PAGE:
FPA Group I help FP&A professionals get their career on the fast track with leveraged learning.
I help FP&A professionals get their career on the fast track with leveraged learning.

It’s the plan stupid!- Improving your process without spending a dime.

“It’s the economy stupid!” was a phrase made wildly famous by James Carville during Bill Clinton’s campaign for the presidency in 1992.  Never at a loss for words, Carville had a few things to say about the communication of Clinton’s campaign platform beyond just that statement.  But, let’s stay focused.  As a matter of fact, that was precisely Carville’s point.

“When you say three things, you say nothing”, was another gem of Carville’s and I think this is an overstatement of the point to emphasize the importance of focusing on a single, clear message.  There is a big lesson here for FP&A practitioners worth their salt.  How many times have you been involved in preparing or updating a dashboard of “KPIs”.

Jack Canfield, in “The Power of Focus” says that the number one reason people don’t get what they want is lack of focus.  The same goes for organizations.  If you are constantly trying to focus on a dozen things common sense tells you that you can’t focus completely on any of them.

One company that embraced this thinking went from tracking over a dozen items every month in what they called their “KPI Dashboard”.  Sound a bit buzzwordie?  Does it also sound somewhat familiar?  They cut the list to three simple metrics.  Their new focus was on growth of total sales dollars, inventory turnover, and their quick ratio.  That’s it.  And guess what?  It worked great for them.  In the process of reviewing all of the metrics they had been tracking they realized that if they kept an eye on those three metrics, everything else they used to track would fall in to line.  They didn’t just take for granted that this was the case.  They looked back through some historical data and found that to be the case.  So, what, they asked themselves are we gaining by tracking more metrics?  The answer the found was nothing.  So, wisely they stopped the insanity.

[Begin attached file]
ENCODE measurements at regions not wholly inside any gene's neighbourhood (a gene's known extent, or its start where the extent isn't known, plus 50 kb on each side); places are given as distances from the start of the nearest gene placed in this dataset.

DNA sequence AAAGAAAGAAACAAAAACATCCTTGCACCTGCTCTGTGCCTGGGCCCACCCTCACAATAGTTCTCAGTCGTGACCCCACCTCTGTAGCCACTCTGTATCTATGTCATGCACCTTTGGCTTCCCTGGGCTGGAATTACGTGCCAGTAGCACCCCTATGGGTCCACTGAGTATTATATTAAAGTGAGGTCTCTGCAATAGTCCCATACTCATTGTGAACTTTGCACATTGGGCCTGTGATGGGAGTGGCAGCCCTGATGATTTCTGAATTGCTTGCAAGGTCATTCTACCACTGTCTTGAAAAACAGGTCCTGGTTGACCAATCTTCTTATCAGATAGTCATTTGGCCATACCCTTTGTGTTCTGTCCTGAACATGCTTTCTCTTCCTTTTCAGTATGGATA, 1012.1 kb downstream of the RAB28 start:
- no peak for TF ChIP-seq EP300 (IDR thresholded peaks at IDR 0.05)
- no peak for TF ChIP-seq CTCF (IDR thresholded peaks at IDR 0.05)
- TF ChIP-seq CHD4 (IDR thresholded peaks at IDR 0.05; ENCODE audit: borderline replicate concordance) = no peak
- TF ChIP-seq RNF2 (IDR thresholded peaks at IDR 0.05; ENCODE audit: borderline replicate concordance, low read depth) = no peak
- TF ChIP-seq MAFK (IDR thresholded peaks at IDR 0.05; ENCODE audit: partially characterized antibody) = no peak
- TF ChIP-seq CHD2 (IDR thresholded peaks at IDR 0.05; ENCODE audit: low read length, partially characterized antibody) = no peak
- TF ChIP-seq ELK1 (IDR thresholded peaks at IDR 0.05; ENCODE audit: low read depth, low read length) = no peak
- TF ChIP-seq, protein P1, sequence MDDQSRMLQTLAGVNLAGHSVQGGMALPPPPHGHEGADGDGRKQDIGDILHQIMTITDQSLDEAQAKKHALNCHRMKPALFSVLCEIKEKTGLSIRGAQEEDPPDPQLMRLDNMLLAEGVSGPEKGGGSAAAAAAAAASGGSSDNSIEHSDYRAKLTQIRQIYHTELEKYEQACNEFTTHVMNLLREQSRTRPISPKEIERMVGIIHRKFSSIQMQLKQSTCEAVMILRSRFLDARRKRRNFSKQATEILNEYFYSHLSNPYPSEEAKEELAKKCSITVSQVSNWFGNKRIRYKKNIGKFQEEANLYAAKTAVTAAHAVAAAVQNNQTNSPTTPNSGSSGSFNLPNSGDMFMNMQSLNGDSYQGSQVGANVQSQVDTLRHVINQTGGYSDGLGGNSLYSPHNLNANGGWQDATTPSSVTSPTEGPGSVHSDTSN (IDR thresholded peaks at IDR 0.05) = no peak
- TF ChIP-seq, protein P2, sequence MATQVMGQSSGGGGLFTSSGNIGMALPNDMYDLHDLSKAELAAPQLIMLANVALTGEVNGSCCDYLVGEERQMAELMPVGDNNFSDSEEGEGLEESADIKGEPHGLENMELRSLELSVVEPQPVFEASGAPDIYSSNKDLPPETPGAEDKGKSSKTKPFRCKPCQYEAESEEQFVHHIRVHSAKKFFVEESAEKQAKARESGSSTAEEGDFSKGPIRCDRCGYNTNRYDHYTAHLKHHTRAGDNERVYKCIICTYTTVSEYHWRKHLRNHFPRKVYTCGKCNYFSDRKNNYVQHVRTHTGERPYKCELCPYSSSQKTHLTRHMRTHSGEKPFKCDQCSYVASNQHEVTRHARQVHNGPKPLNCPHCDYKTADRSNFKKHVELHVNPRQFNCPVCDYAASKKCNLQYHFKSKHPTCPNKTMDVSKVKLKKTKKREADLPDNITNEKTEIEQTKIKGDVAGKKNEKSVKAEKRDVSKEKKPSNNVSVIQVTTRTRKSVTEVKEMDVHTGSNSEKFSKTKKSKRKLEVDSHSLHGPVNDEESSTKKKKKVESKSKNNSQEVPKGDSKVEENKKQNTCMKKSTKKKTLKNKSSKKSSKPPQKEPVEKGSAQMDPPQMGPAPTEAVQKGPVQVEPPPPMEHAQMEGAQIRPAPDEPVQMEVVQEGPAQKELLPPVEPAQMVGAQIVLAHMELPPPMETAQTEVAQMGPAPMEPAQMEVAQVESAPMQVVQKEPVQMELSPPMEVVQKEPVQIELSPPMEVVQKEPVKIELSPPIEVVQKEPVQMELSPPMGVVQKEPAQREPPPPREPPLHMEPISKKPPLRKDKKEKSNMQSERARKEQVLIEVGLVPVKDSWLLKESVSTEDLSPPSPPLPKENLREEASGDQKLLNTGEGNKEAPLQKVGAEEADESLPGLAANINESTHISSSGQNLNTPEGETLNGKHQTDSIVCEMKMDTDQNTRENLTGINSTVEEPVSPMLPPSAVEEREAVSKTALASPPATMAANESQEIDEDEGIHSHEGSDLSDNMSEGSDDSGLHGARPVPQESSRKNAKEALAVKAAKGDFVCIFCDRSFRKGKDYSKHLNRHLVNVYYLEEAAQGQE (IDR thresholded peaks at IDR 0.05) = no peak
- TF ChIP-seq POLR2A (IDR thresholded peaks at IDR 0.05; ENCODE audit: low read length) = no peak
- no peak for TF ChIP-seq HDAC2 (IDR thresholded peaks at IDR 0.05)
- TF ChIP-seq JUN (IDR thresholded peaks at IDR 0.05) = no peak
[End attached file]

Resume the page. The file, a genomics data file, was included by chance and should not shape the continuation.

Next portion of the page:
More than a few people in financial reporting, FP&A and other disciplines would love to embrace this idea, but they aren’t always the ones deciding what gets reported.  I encourage you to gather some data for your argument if you feel that tracking fewer items would net the same results as our example company did.  If your senior management sees a tangible benefit, like freeing up your time to do more value added activities, they will be much more likely to embrace the idea themselves.